Thursday, May 31, 2018

In the news, Saturday, May 19, 2018


MAY 18      INDEX      MAY 20

Information from some sites may not be reliable, or may not be vetted.
Some sources may require subscription.


from Asia Times Online

Putin’s blatant czarist proclivities could wake a virulent Russian bear
Though Putin is a product of the Soviet Union, where “czar” really was a derogatory word, he shows considerable fondness for the autocrats of old. With the ardent support of the Russian Orthodox Church, he has relentlessly promoted the concept of state power as sacred, and resistance to it as sacrilegious.


from FEE (Foundation for Economic Education)
RIGHT-CENTER BIAS, HIGH, non-profit organization

Ethanol Is a Never-Ending Gravy Train for Corn Farmers and Ethanol Producers. But What About the Rest of America?
Government ethanol mandates and subsidies are great for some few people, but for most Americans? Not so much. Legislative and regulatory mandates that force us to buy gasoline that is 10 percent ethanol—even though it gets lower mileage than 100 percent gasoline, brings none of the proclaimed benefits (environmental or otherwise), drives up food prices, and damages small engines. In fact, in most areas, it’s almost impossible to find E-zero gasoline, and that problem will get worse as mandates increase.


from Fox News (& affiliates)

Trump should pardon Oregon ranchers -- They aren't terrorists
In April, President Trump pardoned I. Lewis “Scooter” Libby Jr., top aide to former Vice President Dick Cheney, who was convicted in an abuse of prosecutorial discretion. Now the president should do the same thing for Dwight L. Hammond, Jr., 76, and his son Steven Dwight Hammond, 49, long-suffering ranchers in rural Oregon. The Hammonds were charged with terrorism and sentenced in 2015 to five years in prison, despite the outraged protests of ranchers and other citizens. The Hammonds are the victims of one of the most egregious, indefensible and intolerable instances of prosecutorial misconduct in history. Their situation cries out for justice that can come only from President Trump. The Hammonds’ crime? They set a legally permissible fire on their own property, which accidentally burned out of control onto neighboring federal land. Normally, that is an infraction covered by laws governing trespassing, and the guilty party is subject to paying for damages caused by the fire – if the neighboring land belongs to an ordinary citizen.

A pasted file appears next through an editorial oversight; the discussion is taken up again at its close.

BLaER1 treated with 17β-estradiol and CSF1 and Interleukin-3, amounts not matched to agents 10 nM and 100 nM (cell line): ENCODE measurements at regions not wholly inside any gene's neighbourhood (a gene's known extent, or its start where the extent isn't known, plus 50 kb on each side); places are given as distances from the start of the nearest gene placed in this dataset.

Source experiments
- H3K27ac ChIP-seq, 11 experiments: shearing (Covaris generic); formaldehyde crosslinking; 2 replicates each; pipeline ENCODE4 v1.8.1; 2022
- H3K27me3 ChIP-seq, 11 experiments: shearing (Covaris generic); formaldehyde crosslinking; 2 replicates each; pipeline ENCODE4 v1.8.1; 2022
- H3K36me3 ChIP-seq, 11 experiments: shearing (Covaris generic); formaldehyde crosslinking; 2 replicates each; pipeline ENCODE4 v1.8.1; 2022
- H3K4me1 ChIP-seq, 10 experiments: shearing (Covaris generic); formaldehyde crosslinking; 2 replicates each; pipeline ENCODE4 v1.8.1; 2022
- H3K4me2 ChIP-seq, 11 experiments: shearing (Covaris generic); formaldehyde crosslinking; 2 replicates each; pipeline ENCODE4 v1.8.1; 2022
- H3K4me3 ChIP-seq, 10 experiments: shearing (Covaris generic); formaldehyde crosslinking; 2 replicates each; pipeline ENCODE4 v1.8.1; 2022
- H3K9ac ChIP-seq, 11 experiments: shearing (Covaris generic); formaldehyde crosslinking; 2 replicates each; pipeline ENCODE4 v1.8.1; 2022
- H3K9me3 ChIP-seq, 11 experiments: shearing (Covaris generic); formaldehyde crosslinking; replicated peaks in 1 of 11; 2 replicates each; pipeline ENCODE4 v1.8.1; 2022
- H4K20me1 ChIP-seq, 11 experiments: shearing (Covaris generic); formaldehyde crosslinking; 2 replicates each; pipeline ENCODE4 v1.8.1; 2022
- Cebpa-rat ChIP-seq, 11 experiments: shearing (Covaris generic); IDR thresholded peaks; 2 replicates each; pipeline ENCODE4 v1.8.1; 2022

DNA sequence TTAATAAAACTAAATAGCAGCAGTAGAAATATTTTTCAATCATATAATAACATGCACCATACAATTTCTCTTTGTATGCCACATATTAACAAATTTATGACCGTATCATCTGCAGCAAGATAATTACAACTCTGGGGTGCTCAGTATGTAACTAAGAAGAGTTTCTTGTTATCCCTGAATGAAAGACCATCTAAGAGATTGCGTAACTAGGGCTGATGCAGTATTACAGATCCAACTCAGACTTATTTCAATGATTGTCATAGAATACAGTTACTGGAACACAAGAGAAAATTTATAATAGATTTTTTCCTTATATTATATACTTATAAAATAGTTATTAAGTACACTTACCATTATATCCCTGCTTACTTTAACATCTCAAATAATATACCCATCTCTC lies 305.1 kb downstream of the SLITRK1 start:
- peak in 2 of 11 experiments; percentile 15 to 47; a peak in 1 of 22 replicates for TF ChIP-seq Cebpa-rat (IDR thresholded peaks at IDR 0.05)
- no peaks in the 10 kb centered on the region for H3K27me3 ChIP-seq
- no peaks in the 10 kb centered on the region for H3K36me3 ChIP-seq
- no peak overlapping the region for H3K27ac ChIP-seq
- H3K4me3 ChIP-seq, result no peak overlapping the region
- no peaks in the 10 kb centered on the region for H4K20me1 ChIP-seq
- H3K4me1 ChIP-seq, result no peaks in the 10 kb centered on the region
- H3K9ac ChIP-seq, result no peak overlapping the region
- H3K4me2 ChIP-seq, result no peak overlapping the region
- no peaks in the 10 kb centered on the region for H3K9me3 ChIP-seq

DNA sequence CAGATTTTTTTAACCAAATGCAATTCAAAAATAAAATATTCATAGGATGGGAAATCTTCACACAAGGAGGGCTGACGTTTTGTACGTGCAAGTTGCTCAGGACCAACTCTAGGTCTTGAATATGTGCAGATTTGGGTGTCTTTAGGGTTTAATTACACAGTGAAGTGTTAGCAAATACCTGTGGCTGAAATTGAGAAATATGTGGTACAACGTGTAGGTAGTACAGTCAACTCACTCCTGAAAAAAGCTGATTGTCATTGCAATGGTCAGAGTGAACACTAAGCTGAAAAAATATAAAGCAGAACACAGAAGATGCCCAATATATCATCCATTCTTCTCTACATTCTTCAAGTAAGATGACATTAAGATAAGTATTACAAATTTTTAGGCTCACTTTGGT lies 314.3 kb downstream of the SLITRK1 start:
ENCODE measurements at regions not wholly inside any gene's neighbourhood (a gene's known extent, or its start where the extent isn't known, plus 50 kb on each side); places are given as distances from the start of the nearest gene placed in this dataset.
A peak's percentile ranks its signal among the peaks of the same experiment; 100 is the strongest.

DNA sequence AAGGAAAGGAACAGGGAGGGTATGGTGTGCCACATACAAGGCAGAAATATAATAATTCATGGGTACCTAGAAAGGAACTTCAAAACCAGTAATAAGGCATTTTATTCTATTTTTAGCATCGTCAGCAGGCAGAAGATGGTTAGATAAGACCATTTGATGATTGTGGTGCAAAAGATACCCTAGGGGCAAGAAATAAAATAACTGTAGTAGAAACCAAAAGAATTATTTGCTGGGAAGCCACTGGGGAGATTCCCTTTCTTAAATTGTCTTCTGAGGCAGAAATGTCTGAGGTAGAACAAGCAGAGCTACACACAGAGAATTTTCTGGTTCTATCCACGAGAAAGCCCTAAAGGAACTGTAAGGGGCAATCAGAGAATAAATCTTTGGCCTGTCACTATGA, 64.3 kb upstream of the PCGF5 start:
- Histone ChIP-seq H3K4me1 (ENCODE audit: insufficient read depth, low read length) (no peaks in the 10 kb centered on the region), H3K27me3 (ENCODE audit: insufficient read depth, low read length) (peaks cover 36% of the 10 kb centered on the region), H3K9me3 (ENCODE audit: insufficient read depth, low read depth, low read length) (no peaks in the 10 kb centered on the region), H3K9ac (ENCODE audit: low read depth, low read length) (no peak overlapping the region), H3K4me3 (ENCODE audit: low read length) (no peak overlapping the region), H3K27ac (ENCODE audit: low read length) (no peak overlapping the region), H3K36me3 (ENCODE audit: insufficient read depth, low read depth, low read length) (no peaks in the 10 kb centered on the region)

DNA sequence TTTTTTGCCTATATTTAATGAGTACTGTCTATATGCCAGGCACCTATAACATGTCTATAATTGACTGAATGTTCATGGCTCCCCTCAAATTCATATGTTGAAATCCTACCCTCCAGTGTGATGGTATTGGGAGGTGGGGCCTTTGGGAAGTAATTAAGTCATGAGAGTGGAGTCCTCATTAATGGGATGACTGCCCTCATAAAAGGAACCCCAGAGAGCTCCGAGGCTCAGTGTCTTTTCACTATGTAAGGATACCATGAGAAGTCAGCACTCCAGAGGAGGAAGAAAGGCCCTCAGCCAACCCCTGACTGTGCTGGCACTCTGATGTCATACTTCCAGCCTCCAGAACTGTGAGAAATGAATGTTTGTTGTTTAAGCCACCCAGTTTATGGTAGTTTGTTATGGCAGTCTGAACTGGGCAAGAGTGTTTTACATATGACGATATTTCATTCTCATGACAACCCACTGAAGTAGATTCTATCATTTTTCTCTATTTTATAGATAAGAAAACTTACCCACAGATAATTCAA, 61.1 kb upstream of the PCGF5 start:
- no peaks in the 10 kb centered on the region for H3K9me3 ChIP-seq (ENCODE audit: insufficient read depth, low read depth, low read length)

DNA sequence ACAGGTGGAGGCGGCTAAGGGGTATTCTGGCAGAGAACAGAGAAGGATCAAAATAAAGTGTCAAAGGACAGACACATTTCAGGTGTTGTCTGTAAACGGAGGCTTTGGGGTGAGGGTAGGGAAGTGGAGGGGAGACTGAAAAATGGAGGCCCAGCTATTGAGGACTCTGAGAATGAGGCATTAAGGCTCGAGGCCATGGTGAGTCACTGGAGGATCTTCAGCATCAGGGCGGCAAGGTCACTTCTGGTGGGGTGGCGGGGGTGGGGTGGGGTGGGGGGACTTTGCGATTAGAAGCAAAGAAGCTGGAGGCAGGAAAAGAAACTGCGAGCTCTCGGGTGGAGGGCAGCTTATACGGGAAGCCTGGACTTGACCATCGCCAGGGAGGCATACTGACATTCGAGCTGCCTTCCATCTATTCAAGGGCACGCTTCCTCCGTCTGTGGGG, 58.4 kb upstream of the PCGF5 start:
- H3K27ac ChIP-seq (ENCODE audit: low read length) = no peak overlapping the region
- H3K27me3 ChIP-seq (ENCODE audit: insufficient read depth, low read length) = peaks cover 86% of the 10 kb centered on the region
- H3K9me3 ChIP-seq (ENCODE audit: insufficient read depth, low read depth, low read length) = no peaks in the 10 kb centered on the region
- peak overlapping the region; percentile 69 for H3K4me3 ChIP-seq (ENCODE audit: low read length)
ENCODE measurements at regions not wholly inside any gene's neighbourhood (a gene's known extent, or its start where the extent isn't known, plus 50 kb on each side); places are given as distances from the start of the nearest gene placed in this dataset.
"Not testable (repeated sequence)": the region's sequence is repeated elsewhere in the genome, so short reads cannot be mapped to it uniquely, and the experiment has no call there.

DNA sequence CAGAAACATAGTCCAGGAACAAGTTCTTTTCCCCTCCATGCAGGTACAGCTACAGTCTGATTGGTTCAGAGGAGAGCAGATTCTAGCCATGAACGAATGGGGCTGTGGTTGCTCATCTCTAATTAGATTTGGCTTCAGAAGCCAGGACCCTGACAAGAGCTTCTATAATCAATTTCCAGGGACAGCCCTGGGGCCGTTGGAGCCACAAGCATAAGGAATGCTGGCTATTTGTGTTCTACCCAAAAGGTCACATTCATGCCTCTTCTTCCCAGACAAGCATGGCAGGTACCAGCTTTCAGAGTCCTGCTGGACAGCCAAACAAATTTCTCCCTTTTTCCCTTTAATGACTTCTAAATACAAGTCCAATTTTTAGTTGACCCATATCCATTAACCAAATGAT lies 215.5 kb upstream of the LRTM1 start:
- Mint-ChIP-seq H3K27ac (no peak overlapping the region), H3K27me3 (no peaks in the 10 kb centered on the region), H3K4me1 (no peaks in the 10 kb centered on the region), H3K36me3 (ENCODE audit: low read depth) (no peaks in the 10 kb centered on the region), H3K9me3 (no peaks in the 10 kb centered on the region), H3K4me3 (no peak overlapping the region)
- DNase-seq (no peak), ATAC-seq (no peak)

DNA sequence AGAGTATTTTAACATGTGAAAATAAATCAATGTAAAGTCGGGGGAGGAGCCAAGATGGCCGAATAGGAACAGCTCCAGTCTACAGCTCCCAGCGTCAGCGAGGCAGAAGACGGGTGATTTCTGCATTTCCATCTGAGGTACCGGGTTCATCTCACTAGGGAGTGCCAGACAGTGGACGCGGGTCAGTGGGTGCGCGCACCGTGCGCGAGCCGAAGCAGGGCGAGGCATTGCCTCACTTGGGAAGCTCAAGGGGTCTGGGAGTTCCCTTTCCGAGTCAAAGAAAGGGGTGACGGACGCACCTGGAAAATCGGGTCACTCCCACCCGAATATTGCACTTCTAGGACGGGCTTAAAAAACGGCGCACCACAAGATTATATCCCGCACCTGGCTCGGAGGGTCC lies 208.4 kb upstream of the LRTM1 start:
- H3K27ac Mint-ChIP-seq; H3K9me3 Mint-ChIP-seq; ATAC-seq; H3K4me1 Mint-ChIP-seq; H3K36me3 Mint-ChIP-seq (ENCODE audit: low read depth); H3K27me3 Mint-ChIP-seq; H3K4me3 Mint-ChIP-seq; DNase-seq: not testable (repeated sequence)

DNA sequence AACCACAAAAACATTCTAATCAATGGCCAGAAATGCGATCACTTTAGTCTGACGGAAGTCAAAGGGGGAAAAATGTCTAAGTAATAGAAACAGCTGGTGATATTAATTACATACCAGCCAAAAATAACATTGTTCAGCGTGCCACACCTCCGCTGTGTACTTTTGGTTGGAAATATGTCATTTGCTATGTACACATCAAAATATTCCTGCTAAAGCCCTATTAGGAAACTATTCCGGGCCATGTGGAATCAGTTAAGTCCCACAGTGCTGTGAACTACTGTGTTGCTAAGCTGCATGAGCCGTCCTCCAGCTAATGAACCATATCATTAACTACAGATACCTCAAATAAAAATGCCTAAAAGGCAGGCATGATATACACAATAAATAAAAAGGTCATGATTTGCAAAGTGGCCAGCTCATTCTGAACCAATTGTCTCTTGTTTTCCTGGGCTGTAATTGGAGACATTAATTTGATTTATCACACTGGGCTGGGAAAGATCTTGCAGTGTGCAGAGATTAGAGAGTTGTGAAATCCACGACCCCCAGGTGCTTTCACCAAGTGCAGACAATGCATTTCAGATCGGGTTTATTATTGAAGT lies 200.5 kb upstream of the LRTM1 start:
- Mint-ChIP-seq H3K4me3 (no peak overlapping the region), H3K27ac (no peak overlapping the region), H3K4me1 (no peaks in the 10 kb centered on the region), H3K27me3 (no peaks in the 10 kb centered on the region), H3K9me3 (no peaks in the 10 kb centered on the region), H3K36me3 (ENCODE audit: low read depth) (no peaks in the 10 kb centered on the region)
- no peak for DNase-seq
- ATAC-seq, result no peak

from The Spokesman-Review
Newspaper in Spokane, Washington

New Starbucks policy: No purchase necessary to sit in cafes
Starbucks announced a new policy Saturday that allows anyone to sit in its cafes or use its restrooms, even if they don’t buy anything. The new policy comes five weeks after two black men who hadn’t bought anything were arrested at a Philadelphia Starbucks.

1 dead, 1 injured in cougar attack in North Bend
One man was killed and another was seriously injured when they encountered a cougar Saturday while mountain biking near North Bend. Authorities said the two men were on a morning bike ride in the foothills when the attack occurred.


from Sputnik
RIGHT-CENTER BIAS, MIXED, Broadcasting & Media Production Company out of Moscow, Russia

Skripal Case No Longer the Case: How Russia May Turn Into EU's Darling Soon
Former spy Sergei Skripal was discharged from Salisbury hospital on May 18. Speaking to Sputnik, Adam Garrie, director at Eurasia Future, opined that the British inquiry into the Skripals’ poisoning will end up with nothing to show and explained why Europe could soon ease anti-Russian sanctions and open its markets to China.

Washington Halts Financial Assistance in Northwest Syria – Reports
The US administration has decided to cut financial aid for northwestern Syria and redirect it to areas where it has greater impact, officials told local media on Friday.


from The Wenatchee World

Okanogan flood fight includes sandbags, sump pumps
Sump pumps have joined sandbags as key weapons in the fight to save Okanogan County homes, businesses and infrastructure from the floodwaters. Community volunteers and crews from emergency agencies have spent more than a week filling More than 200,000 sandbags to keep the rising water on the Okanogan, Similkameen and Methow rivers and their tributaries at bay. “A couple of houses to the south are seeing so much ground seepage that it’s coming through the basement floor,” Okanogan County Sheriff Frank Rogers said Friday. “These are things we haven’t seen before. There’s so much groundwater, it has nowhere to go.”


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